Citing the more than two years since its approval and the new investigation of the state’s natural gas utility system, the California Public Utilities Commission Thursday suspended the long-standing Southern California Gas Co. unbundling settlement. What, if anything, is eventually implemented will be decided in a future proceeding after the first phase is completed this summer on the new statewide gas investigation.

All parties had agreed that the settlement could be suspended, or entirely vacated, as was proposed in an alternate decision that was rejected. Both the rejection of the alternate and the approved suspension were accomplished on 3-2 votes by the five-member CPUC.

San Diego-based Sempra Energy’s SoCalGas utility and all the major stakeholders wrote to the CPUC earlier this year urging that the much-delayed implementation be dropped in lieu of the new statewide natural gas investigation for which SoCal and others filed initial information in late February. SoCal’s submittal outlines potential system upgrades that could expand its backbone transmission capacity by up to 2 Bcf/d, spending several hundred million dollars for new upgrades at key points on its system.

A majority of the CPUC members expressed support for key elements of the SoCalGas unbundling, including the establishment of a system of firm, trade-able rights.

In its filing to the CPUC for Phase One, SoCalGas urged the CPUC to expand its policies on natural gas to embrace more diversity of sources with ability to get into the transmission backbone systems on a firm access basis, new receipt points for Sempra’s gas transmission system, and rolling in the overall costs of its system expansion into the general transmission rate systemwide in Southern California.

Beth Musich, LNG program manager for the Sempra utility, told an industry LNG conference in Long Beach earlier this year that there clearly is a “benefit to adding nontraditional supplies,” such as liquefied natural gas (LNG) to SoCal’s 3.875 Bcf/d backbone pipeline system. The ongoing CPUC gas investigation will address the unbundling of SoCal’s transmission/storage system and the need for a “simple system of firm trade-able capacity rights” flowing from the interstate pipelines to the burner-tip, she predicted.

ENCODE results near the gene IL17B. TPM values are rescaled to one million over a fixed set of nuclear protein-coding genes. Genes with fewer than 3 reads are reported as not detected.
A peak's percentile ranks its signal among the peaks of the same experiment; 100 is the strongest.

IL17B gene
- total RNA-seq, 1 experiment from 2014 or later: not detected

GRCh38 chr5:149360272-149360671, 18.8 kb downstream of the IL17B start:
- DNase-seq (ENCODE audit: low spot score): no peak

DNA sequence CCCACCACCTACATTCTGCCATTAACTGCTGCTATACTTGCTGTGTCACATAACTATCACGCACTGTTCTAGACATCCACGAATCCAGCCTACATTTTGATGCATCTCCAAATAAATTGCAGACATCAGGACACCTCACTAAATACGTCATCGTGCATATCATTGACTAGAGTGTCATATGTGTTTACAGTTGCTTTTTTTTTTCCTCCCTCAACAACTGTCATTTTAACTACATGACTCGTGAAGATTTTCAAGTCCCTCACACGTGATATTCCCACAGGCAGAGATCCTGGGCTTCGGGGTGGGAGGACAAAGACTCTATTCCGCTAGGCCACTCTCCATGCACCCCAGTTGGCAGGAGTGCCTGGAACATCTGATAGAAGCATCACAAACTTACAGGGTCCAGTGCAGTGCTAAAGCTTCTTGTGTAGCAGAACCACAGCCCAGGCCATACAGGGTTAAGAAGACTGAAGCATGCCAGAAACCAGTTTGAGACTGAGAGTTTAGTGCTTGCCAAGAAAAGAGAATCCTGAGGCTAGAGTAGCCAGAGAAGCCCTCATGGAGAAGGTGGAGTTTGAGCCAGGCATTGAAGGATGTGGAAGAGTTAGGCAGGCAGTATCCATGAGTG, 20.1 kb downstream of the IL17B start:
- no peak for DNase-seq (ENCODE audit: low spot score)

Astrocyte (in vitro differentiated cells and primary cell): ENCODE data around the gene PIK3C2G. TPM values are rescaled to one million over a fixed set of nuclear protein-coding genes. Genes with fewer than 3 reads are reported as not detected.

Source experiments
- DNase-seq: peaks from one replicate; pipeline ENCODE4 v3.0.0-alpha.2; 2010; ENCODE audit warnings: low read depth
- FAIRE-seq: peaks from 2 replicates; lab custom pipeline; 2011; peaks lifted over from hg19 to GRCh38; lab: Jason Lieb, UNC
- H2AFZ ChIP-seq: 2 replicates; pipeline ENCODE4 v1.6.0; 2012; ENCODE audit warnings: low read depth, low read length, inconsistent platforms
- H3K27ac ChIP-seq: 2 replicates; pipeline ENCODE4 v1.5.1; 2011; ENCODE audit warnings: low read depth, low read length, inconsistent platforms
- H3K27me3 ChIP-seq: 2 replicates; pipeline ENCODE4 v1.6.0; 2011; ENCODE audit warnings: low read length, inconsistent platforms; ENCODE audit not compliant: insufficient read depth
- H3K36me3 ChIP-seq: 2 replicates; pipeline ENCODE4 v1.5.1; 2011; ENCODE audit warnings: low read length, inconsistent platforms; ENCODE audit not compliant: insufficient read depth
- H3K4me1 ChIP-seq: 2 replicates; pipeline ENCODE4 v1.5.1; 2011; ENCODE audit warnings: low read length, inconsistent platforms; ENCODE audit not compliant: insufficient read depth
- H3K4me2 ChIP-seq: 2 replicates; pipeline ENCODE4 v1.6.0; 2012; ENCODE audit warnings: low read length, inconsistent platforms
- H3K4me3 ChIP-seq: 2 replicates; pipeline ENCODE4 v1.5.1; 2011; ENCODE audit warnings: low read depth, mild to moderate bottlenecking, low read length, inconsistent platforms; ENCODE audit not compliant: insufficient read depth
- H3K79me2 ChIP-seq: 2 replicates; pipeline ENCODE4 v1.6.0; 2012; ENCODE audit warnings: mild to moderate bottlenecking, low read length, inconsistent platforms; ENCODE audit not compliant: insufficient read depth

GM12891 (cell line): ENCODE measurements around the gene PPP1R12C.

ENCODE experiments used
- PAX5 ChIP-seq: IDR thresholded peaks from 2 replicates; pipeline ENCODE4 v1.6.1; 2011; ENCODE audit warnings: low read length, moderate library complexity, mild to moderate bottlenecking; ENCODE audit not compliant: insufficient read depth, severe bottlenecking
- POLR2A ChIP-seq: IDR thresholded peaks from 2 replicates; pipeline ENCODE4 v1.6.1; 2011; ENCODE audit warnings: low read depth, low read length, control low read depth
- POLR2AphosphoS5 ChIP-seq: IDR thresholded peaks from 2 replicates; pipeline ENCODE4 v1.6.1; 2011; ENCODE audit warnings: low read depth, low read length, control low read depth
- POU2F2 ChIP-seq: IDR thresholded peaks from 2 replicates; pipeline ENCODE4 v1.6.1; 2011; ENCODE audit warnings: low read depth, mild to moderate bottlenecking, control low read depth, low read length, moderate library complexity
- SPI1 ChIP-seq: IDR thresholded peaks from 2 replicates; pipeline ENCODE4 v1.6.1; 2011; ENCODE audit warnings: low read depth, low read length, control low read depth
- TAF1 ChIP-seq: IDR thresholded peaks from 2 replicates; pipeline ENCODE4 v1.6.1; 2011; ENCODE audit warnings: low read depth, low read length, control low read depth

“[A trade-able rights system] doesn’t exist for us today,” Musich said. “Right now, who gets into our system is set by the upstream, interstate pipeline. We send the nominations to them, then upstream they confirm who’s gas gets sent.”

Potential upgrades concentrate on three major areas in the Sempra system — the Otay Mesa area in San Diego Gas and Electric Co.’s territory south of San Diego near the Mexican border; the Long Beach area where a proposed LNG receiving terminal is slated to be developed; and the coast of Ventura County where two proposed offshore LNG terminals are being considered.

Also as part of the so-called OIR (Order Instituting Rulemaking) by the CPUC is the integration of new receipt points into the SoCal pipeline system, and potential LNG receiving terminals at Long Beach Harbor or offshore Ventura County or supplies from North Baja will create these points, she said. “The system will provide our customers with the ability to choose their supply source and keep rates competitive [with more gas-on-gas competition].”

Three years after the first state regulatory decision on SoCal’s comprehensive settlement, whose origins date back to 1998, a state regulatory administrative law judge last month released a proposed decision aimed at implementing the basic provisions of the original settlement by April 1. After a tumultuous three to five years during which settlement parties balked at numerous implementation attempts, the judge proposed to close the case.

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